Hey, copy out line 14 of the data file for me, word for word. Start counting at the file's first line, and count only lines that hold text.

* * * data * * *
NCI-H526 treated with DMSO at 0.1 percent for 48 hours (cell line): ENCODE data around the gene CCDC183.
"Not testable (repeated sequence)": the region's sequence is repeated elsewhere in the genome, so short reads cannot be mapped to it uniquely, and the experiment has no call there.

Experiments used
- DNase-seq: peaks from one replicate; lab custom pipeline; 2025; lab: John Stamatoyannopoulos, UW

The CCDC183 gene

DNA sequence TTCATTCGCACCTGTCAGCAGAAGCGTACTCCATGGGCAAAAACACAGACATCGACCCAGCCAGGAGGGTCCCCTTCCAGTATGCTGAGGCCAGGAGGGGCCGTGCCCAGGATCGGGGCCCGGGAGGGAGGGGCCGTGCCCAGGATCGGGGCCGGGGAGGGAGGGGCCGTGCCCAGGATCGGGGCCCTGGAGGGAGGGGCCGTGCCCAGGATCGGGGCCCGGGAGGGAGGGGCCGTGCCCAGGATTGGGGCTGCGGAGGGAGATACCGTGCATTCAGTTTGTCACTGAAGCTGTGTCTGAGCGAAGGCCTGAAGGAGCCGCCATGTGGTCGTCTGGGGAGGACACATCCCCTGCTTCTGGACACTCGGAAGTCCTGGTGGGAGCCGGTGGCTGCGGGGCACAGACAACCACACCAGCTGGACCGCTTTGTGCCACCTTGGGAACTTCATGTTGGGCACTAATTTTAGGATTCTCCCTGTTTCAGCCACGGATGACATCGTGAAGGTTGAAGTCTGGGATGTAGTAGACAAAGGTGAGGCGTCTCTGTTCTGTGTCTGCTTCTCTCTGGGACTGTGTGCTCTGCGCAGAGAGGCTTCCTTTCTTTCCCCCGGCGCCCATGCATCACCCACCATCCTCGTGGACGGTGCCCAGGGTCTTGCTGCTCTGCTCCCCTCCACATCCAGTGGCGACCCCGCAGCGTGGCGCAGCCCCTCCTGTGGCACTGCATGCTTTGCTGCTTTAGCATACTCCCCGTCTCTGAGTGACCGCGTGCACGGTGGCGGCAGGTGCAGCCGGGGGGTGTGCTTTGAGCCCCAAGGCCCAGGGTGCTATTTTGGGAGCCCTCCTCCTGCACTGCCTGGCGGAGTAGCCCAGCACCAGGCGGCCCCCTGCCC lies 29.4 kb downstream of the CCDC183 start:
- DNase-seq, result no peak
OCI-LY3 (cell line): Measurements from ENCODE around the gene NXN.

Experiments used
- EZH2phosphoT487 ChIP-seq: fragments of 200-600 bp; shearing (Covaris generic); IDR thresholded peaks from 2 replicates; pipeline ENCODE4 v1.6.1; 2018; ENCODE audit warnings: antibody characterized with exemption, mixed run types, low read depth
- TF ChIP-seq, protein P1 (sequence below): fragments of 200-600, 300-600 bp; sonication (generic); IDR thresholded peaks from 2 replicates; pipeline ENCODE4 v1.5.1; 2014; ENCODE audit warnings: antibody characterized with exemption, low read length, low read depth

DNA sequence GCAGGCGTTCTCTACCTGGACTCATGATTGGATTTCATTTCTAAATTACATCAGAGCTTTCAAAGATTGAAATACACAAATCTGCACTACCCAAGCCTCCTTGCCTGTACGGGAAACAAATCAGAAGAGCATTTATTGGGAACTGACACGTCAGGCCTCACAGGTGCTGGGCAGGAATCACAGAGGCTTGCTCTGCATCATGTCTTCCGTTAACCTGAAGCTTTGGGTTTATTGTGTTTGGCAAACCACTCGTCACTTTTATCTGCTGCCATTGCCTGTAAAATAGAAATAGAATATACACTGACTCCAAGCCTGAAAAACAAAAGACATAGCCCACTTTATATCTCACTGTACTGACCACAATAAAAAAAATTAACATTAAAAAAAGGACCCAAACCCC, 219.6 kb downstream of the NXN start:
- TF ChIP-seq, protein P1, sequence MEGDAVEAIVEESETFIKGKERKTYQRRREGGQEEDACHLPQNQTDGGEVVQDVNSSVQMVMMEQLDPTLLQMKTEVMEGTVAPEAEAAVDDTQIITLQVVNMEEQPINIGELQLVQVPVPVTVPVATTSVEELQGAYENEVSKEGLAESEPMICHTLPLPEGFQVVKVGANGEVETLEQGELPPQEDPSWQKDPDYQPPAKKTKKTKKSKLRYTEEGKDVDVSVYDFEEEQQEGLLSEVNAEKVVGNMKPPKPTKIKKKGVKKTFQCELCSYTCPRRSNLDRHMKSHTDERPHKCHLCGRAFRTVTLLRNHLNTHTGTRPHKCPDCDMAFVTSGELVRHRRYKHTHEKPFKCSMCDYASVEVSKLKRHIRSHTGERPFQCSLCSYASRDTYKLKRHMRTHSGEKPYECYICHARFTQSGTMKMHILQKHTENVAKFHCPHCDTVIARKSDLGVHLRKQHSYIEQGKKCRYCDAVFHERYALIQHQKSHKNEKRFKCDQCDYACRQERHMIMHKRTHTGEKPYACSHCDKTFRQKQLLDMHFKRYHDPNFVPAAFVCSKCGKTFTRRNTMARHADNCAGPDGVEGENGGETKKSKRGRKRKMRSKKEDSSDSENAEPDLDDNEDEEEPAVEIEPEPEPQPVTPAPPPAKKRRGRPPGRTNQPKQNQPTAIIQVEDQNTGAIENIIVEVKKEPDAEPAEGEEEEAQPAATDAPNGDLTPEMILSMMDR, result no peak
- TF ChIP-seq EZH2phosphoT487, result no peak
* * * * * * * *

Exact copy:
- TF ChIP-seq EZH2phosphoT487, result no peak